Types of Infertility Treated by In Vitro Fertilization
When mature eggs are harvested from a woman’s ovaries and fertilized by sperm in a lab, resulting in an embryo that is implanted into the woman’s uterus, this is a type of reproductive technology referred to as in vitro fertilization, or IVF. This method for conception is typically not used, except as a treatment for infertility or to prevent genetic problems.
Although other, less invasive and less expensive options are usually explored to treat infertility before IVF is attempted, it may be a primary treatment option if you or your partner have certain health conditions. Here are some fertility problems that in vitro fertilization can be used to treat.
If no cause for infertility has been found, even after a thorough evaluation has been performed for the most common causes, then IVF might be recommended by your doctor.
Damage to Fallopian Tubes
If there is damage or blockage in your fallopian tubes, this makes it difficult for an egg to be fertilized. Even if the egg is fertilized, it could also be difficult for an embryo to travel to the uterus because of this. In cases like these, IVF may be the best option.
This is a condition that occurs when tissue that normally lines the inside of the uterus to begins growing outside of it. Among other things, this can cause problems with the functioning of the uterus, ovaries, and fallopian tubes, which can in turn cause infertility.
Tubal ligation is a procedure that blocks or cuts your fallopian tubes in order to permanently prevent pregnancy. If you had a tubal ligation in the past but now have decided you want to conceive, IVF can be an alternative to consider instead of a tubal ligation reversal procedure.
Premature Ovarian Failure or Ovulation Disorders
If ovulation is sporadic or absent altogether, this will make it more difficult to become pregnant on your own. If you are experiencing the loss of ovarian function before the age of 40, this is considered premature ovarian failure. This can cause problems with producing estrogen, as well as problems with releasing eggs regularly. Both of these problems can be addressed using in vitro fertilization.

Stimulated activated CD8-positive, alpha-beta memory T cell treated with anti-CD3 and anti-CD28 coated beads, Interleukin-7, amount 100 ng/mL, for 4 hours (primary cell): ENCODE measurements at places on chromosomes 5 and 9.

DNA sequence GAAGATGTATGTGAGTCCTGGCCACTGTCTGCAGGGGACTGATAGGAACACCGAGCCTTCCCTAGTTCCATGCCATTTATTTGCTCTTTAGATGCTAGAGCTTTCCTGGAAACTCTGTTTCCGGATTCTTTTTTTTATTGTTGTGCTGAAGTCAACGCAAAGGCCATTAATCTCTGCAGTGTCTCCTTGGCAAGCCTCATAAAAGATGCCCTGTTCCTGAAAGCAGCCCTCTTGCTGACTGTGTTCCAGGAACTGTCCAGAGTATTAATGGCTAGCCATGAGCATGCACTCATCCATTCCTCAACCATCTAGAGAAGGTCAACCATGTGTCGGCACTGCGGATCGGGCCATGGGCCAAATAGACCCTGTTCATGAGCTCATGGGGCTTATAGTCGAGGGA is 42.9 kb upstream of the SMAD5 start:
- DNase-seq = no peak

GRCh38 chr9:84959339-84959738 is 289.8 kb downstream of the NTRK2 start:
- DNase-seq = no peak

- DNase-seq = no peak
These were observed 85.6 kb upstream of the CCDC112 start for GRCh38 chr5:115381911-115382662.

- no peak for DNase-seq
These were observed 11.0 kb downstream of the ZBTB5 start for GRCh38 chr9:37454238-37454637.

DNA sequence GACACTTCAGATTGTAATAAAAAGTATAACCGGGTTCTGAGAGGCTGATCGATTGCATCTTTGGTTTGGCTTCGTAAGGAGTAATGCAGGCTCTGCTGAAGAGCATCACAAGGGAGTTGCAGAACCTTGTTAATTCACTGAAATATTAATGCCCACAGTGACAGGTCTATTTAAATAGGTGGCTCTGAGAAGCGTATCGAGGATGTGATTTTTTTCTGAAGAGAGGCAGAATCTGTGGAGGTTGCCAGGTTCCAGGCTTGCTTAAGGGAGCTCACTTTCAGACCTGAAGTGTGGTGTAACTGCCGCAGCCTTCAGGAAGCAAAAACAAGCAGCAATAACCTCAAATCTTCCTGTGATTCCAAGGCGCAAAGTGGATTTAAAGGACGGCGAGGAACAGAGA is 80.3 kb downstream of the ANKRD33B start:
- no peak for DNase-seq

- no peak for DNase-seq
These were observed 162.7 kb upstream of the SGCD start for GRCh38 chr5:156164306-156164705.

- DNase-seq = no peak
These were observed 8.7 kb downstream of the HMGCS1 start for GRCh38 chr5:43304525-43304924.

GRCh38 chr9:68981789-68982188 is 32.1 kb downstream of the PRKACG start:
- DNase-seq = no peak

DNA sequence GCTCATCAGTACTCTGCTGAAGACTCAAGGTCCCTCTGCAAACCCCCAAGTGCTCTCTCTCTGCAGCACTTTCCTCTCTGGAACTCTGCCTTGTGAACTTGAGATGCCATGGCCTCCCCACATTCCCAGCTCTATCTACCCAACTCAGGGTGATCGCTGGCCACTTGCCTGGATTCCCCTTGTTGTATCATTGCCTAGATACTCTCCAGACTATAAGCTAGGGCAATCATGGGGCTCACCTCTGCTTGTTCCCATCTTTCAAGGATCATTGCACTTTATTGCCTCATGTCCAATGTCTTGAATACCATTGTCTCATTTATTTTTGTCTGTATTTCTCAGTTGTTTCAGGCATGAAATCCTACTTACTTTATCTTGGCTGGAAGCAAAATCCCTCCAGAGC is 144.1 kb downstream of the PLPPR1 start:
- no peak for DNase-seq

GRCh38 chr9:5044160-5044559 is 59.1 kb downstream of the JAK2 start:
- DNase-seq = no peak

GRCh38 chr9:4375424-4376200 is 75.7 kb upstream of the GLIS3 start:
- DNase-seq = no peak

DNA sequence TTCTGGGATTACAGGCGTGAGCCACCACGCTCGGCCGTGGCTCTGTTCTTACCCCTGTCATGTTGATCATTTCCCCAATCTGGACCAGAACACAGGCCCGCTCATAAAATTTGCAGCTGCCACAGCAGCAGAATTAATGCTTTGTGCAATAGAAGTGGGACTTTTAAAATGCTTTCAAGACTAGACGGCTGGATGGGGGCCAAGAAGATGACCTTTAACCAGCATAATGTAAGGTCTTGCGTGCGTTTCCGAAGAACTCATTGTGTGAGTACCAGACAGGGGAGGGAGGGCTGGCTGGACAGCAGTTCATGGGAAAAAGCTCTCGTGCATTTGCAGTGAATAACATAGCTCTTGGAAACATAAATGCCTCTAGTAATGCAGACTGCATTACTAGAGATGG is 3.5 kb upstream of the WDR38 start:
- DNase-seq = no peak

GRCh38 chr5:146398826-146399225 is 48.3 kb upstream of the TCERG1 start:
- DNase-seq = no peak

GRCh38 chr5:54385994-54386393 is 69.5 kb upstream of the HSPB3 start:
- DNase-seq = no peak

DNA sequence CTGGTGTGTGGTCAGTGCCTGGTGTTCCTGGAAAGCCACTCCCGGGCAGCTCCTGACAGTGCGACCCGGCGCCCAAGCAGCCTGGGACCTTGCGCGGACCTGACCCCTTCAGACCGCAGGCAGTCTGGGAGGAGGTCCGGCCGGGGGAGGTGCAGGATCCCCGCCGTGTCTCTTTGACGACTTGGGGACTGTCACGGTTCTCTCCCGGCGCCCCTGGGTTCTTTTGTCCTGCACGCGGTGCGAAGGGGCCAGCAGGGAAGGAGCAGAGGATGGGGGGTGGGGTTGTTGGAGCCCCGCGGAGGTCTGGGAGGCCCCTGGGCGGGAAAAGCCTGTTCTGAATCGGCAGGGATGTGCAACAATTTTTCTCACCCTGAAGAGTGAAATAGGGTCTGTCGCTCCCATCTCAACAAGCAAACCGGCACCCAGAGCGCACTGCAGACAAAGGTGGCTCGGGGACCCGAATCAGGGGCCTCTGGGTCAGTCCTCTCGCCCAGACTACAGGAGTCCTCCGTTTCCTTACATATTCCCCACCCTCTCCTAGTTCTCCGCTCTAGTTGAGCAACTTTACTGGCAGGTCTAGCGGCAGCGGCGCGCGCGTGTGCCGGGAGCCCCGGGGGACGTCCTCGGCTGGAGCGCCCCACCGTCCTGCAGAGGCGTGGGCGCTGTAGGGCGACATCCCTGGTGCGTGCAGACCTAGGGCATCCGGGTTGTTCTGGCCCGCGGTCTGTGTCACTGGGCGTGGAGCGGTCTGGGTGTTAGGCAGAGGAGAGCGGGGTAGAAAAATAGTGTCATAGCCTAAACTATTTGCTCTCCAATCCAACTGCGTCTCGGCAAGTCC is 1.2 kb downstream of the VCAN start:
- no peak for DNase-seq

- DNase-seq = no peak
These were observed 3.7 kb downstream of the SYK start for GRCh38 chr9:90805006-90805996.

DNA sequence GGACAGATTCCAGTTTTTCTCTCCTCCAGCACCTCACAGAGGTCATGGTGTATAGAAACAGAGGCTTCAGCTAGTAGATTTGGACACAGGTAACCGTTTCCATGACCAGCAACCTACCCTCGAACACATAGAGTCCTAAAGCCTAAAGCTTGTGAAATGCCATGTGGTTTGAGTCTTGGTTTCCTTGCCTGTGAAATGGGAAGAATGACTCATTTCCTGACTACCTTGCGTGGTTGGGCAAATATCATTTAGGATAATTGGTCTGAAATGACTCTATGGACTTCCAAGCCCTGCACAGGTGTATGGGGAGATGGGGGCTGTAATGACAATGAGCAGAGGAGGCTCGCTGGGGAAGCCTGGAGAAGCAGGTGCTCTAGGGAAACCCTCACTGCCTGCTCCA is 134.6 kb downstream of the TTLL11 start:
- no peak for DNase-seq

Impaired Sperm Production
Your partner’s sperm will be analyzed as part of infertility diagnosis. If the sperm is found to have a below-average concentration, poor mobility, or abnormalities in the shape and size, fertilization could be difficult. In these cases, IVF can be used to select the healthiest and strongest sperm to manually fertilize a harvested egg.
Benign tumors found in the walls of the uterus are referred to as fibroids. Although common in women in their 30s and 40s, these tumors can interfere with the implantation of a fertilized egg. In vitro fertilization is sometimes useful for working around this problem.
If you or your partner have a genetic disorder that you are concerned about passing down to your child, then IVF can help with ensuring this does not happen. After eggs are harvested from the ovaries and fertilized, they can be screened for the specific genetic problems. Only the fertilized embryos that do not contain the genetic disorders will be transferred to the uterus.
If you have had cancer or other health conditions with treatments that can harm your fertility, such as chemotherapy or radiation, then IVF for fertility preservation may be a good option for your future. This involves harvesting eggs from a woman’s ovaries before harmful treatments begin so they can be frozen and stored for later use.